software to read the video from the tape. I think I'll have to just borrow
my friends camcorder and link it up to a laptop with firewire, rather than
buying a firewire card for mine. Come to think of it, I'm surprised my PC
hasn't got firewire.....maybe it has!

DAT isn't dead, it's used widely for backing up servers etc, although not
with the capacity of DLT.

Dan

"Mike Kohary" <(E-Mail Removed)> wrote in message
news:c4mtjn$gut$(E-Mail Removed)...
> "-=Dan=-" <(E-Mail Removed)> wrote in message
> news:qvBbc.15358$(E-Mail Removed)...
> >
> > thanks for the reply. Is there any way I can do this without borrowing
> > someones camcorder and buying a firewire card? I'd hoped that having a

DAT
> > drive, and a DAT tape that I would be able to use some software to read

it
> > directly.

>
> No. DAT = Digital Audio Tape. DV = Digital Video (Tape). Since both

tapes
> contain ones and zeroes, I suppose it's technically possible for software

to
> read a DV tape in a DAT drive, assuming the DV tape would even fit (which

I
> don't know to be the case), but it sounds like such an obscure application
> that I doubt something like that exists.
>
> Barring that near-zero possibility, there is no other way for you to

capture
> this information. The firewire card is very cheap, maybe $20-30. The
> camcorder is expensive, which is why you'd obviously rather want to borrow
> one than buy one. Don't try to buy one, use it, and then take it back -
> most retail outlets have very strict policies on returns for DV and

digital
> camera items, for this very reason. Chances are that if you open it, it's
> yours with no possibility of refund.
>
> I'm curious - why do you even have a DAT drive? I though that was pretty
> much a dead product.
>
> Mike
>
>



 
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Mike Kohary
Guest
Posts: n/a
 
      04-03-2004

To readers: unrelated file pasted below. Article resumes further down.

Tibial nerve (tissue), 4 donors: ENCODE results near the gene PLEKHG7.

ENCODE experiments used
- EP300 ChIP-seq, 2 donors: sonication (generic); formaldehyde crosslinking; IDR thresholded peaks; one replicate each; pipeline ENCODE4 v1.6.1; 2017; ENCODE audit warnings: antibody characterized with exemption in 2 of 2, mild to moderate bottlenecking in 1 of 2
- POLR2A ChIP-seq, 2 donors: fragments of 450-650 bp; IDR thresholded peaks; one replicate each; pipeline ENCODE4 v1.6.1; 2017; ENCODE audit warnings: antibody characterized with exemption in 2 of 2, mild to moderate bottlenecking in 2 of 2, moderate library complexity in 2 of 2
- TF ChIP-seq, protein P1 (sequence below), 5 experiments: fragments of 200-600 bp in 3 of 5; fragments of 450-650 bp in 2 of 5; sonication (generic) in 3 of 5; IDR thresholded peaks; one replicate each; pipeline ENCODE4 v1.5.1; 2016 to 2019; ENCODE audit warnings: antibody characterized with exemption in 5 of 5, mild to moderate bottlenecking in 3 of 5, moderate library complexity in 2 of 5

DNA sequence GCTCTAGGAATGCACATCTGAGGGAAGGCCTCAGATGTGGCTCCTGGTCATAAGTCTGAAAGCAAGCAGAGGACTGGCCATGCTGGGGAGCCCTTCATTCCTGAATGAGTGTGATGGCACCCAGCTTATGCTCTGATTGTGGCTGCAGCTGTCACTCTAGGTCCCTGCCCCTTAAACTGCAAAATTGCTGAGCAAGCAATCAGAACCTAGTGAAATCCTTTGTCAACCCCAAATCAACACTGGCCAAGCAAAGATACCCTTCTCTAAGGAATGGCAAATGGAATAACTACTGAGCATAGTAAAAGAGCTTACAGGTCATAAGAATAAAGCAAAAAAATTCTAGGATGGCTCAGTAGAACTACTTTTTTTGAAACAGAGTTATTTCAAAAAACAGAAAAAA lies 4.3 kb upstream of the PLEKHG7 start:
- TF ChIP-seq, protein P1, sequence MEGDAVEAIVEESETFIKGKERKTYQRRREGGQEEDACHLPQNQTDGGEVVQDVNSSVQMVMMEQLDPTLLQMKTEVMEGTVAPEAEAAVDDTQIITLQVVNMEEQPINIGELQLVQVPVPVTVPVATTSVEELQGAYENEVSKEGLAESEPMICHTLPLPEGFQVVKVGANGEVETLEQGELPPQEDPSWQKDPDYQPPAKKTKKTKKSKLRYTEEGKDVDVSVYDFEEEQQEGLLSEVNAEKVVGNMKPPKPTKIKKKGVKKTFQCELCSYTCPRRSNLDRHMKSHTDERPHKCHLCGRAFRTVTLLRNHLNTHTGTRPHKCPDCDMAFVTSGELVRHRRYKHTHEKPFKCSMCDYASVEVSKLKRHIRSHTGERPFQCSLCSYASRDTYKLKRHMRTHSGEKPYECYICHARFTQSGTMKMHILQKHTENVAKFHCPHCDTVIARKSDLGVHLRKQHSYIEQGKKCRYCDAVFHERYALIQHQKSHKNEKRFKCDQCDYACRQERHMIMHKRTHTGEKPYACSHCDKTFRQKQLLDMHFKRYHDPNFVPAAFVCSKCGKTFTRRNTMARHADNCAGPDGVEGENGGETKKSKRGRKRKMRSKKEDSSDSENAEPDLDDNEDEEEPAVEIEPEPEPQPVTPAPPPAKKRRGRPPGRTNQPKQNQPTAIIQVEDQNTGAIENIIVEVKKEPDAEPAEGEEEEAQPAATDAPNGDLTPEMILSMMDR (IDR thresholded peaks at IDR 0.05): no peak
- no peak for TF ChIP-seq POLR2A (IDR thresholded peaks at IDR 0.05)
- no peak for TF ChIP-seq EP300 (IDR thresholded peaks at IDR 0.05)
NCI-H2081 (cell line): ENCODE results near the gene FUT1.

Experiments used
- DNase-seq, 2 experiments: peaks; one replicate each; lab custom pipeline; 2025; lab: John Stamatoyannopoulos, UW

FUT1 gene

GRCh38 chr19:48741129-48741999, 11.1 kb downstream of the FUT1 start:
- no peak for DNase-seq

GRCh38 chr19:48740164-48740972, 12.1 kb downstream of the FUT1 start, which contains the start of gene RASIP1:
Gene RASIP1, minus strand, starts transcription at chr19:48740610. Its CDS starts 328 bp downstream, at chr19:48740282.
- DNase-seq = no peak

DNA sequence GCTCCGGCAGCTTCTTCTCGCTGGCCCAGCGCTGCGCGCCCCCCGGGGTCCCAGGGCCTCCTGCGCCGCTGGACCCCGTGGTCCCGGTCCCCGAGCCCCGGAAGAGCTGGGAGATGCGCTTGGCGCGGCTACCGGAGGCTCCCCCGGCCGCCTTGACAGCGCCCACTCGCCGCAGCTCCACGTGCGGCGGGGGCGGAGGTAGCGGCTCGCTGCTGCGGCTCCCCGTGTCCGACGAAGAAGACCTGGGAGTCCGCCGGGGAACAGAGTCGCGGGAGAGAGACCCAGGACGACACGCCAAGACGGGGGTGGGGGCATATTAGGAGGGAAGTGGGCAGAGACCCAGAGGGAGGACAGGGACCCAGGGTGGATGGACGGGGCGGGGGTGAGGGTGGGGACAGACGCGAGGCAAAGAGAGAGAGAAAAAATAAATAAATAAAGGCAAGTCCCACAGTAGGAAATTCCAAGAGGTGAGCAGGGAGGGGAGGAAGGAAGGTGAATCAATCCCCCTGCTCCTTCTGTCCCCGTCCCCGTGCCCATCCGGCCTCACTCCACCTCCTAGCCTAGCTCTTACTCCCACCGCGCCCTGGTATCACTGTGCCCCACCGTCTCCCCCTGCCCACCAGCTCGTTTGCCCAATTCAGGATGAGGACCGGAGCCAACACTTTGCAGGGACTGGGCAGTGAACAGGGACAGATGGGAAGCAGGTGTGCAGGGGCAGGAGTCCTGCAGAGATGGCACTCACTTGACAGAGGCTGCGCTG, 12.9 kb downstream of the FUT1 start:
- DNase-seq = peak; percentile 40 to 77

"-=Dan=-" <(E-Mail Removed)> wrote in message
news:8sDbc.15913$(E-Mail Removed)...
> Hi Mike,
>
> the two tapes are identical, that's what made me think there must be some
> software to read the video from the tape.


Oh, ok. Maybe there is; I wouldn't really know. I guess you could try a
search on Google and see what turns up.

> DAT isn't dead, it's used widely for backing up servers etc, although not
> with the capacity of DLT.


Interesting to know...I haven't seen a DAT deck in ages.

Mike


 
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Nicholas Andrade
Guest
Posts: n/a
 
      04-04-2004
Winslow wrote:

> I have managed to get files onto my PC and changed into MPEG. I then copy
> them on CD as a VCD but all that appears on my DVD player is the menu. Any
> ideas what I'm doing wrong?
> "Mike Kohary" <(E-Mail Removed)> wrote in message
> news:c4mokj$6bt$(E-Mail Removed)...
>
>>"-=Dan=-" <(E-Mail Removed)> wrote in message
>>news:KSAbc.15287$(E-Mail Removed)...
>>
>>>Hello,
>>>
>>>I'm a complete newbie when it comes to this, so forgive me if my

>
> question
>
>>is
>>
>>>a little odd. I've been given a tape (Mini DV) that says 60/90 ME on it,

>
> I
>
>>>guess this is the length in minutes. I want to transfer the video from

>>
>>this
>>
>>>tape onto my PC, so that I can write some DVD's from it (it's wedding
>>>footage). I have a DAT drive in my PC, and I was wondering if there was

>>
>>any
>>
>>>software available to read the video (is it avi?) from the tape?
>>>
>>>Does this make sense? If not, what's the best way to do this?

>>
>>You simply need to hook up a mini-DV camcorder to your PC, usually via
>>FireWire. There are plenty of software choices to then read the file onto
>>your hard drive. I use Pinnacle Studio myself, but that a full-fledged
>>capture/edit/master program, and there's a wealth of other programs with
>>various capabilities (not sure if any are simple free capture programs,

>
> but
>
>>it wouldn't surprise me if there were). Yes, you'll want to capture to

>
> AVI,
>
>>which is uncompressed and will capture the DV source material as-is. I
>>don't believe your DAT drive will do the trick.
>>
>>Make sure you have plenty of hard drive space, 12GB/hour of video. You'll
>>also need a hard drive fast enough to do the capture, the spec which I

>
> can't
>
>>provide right now because Pinnacle doesn't list it on the required specs

>
> on
>
>>their website and I can't remember the number off the top of my head...
>>
>>Mike
>>
>>

>
>
>

Check the faqs, etc. on www.dvdrhelp.com (it used to be called
vcdhelp.com). Perhaps it's a problem with your player, the media, the
burn speed, etc.

Adios,
~Nick